lunedì 14 novembre 2011

Modeste proposte per l'Italia ma anche per la BCE

Il New York Times ha dedicato qualche giorno fa un editoriale alla crisi italiana: punta il dito sulla necessità di riforme che rilancino la nostra economia (secondo l'Economist negli ultimi 10 anni gli unici paesi al mondo che sono cresciuti meno dell'Italia sono Haiti e lo Zimbabwe !) ma anche sulla necessità che la BCE svolga il ruolo di prestatore di ultima istanza:
 Italy, the euro-zone’s third biggest economy, after Germany and France, is too big to be rescued by the European bailout fund and too big to fail without, most likely, taking down the euro itself. Italy’s essential problem is not high deficits, or even high debt, but years of dismally slow growth, which makes the debt harder to pay off and investors more skeptical about its continued ability to repay. That’s why interest rates are rising, compounding the repayment problem.
The only European institution still potentially capable of halting this cascading crisis is the European Central Bank. Only the central bank can print euros in unlimited quantities and use them to buy enough Italian bonds to bring the interest rates down from more than 7 percent to more sustainable levels. Essentially, the bank must become the lender of last resort, printing as much money and buying enough Italian debt to stabilize the situation to allow time for longer-term remedies. While such a move cannot guarantee an end to the panic selling of Italian bonds, it is perhaps the only option left.
Until now, the bank has hesitated to play this role because it has no clear authority under European Union rules, but there are no clear prohibitions against action. Chancellor Merkel and President Sarkozy, having failed so miserably to prevent this crisis, should be publicly urging the central bank’s new president, Mario Draghi, to take these necessary steps. Yet they are still making electoral calculations that will be beside the point should Italy succumb to the debt crisis and the European Union slide into deep recession. Their refusal to think and act responsibly is having a damaging effect on world markets.
Secondo Krugman l'eccessiva forza dell'euro e  l'impossibilità di finanziare il debito italiano e spagnolo in una moneta debole sono all'origine della crisi:

First, if you look around the world you see that the big determining factor for interest rates isn’t the level of government debt but whether a government borrows in its own currency. Japan is much more deeply in debt than Italy, but the interest rate on long-term Japanese bonds is only about 1 percent to Italy’s 7 percent. Britain’s fiscal prospects look worse than Spain’s, but Britain can borrow at just a bit over 2 percent, while Spain is paying almost 6 percent.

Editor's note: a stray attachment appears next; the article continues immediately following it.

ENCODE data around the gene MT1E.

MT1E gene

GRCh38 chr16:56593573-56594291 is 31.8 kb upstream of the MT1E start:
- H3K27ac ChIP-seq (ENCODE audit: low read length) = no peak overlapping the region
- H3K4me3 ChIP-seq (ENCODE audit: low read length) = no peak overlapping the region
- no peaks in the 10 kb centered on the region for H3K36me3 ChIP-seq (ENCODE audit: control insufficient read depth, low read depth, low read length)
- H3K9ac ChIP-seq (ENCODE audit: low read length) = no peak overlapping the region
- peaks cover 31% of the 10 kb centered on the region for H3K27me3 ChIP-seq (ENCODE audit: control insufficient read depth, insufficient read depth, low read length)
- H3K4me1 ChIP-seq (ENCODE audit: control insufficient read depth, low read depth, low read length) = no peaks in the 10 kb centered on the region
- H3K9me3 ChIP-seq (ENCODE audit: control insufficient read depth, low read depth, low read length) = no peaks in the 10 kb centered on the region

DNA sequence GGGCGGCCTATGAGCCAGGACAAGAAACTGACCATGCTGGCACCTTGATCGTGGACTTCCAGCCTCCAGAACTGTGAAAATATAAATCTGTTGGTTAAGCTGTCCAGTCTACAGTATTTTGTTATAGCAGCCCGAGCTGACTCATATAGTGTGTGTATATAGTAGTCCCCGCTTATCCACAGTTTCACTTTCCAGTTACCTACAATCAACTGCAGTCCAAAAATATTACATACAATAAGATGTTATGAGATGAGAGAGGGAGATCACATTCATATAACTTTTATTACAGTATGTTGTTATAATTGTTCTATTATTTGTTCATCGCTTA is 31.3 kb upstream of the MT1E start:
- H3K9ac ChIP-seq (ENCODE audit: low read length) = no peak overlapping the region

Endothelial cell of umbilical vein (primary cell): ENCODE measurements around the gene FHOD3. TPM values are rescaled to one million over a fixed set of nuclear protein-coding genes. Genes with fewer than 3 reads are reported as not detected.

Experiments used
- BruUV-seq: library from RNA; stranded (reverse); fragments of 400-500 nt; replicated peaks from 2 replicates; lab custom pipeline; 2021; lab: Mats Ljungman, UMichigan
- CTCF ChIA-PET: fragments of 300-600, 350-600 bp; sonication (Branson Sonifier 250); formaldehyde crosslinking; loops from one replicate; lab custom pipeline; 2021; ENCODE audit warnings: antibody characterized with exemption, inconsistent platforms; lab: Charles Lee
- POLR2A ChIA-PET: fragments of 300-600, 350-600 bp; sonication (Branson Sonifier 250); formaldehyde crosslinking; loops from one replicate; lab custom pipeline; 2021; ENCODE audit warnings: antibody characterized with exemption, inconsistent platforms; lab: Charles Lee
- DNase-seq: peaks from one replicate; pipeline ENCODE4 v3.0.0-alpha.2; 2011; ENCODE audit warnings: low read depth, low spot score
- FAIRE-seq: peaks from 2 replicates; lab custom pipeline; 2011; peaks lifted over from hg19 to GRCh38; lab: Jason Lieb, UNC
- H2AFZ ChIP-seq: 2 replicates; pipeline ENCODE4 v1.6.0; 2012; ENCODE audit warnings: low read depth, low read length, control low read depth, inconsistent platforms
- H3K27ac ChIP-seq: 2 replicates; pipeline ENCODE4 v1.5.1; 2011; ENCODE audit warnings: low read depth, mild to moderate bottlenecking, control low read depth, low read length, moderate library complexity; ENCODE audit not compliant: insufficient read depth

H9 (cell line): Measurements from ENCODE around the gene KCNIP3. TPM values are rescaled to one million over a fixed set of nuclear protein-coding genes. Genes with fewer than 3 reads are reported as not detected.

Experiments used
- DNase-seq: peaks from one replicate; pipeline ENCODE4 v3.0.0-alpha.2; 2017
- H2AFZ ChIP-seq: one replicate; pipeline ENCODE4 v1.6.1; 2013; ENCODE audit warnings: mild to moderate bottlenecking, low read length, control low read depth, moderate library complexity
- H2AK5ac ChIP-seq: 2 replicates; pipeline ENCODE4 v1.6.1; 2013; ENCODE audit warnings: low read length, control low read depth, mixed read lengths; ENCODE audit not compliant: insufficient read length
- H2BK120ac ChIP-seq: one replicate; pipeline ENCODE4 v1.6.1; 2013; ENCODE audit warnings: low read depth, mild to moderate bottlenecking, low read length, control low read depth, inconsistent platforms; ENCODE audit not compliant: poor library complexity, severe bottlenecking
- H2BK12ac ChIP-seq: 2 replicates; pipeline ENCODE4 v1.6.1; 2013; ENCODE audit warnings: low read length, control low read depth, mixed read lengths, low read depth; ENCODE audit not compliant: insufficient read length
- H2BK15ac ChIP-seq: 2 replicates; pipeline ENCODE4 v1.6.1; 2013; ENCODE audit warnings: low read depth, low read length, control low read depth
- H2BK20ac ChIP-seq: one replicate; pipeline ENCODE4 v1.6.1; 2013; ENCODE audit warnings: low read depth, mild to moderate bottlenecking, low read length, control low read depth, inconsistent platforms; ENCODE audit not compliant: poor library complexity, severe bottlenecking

What has happened, it turns out, is that by going on the euro, Spain and Italy in effect reduced themselves to the status of third-world countries that have to borrow in someone else’s currency, with all the loss of flexibility that implies. In particular, since euro-area countries can’t print money even in an emergency, they’re subject to funding disruptions in a way that nations that kept their own currencies aren’t — and the result is what you see right now. America, which borrows in dollars, doesn’t have that problem.
The other thing you need to know is that in the face of the current crisis, austerity has been a failure everywhere it has been tried: no country with significant debts has managed to slash its way back into the good graces of the financial markets. For example, Ireland is the good boy of Europe, having responded to its debt problems with savage austerity that has driven its unemployment rate to 14 percent. Yet the interest rate on Irish bonds is still above 8 percent — worse than Italy.
The moral of the story, then, is to beware of ideologues who are trying to hijack the European crisis on behalf of their agendas. If we listen to those ideologues, all we’ll end up doing is making our own problems — which are different from Europe’s, but arguably just as severe — even worse.
Brad De Long insiste poi sulla necessità che la Fed acquisti le obbligazioni dei PIIGS mantenute in portafoglio
dalle banche statunitensi per costruire un firewall e impedire che il contagio produca un credit crunch nell'anemica economia U.S.A.

Se pensate che queste siano esagerazioni di economisti troppo liberal allora potete leggere questo post di Roubini sul suo blog sul sito del Financial Times, significativamente intitolato Why Italy’s days in the eurozone may be numbered. Le conclusioni sono praticamente le stesse: 
... Italy may, like other periphery countries, need to exit the monetary union and go back to a national currency, thus triggering an effective break-up of the eurozone.
Until recently the argument was being made that Italy and Spain, unlike the clearly insolvent Greece, were illiquid but solvent given austerity and reforms. But once a country that is illiquid loses its market credibility, it takes time – usually a year or so – to restore such credibility with appropriate policy actions. Therefore unless there is a lender of last resort that can buy the sovereign debt while credibility is not yet restored, an illiquid but solvent sovereign may turn out insolvent. In this scenario sceptical investors will push the sovereign spreads to a level where it either loses access to the markets or where the debt dynamic becomes unsustainable.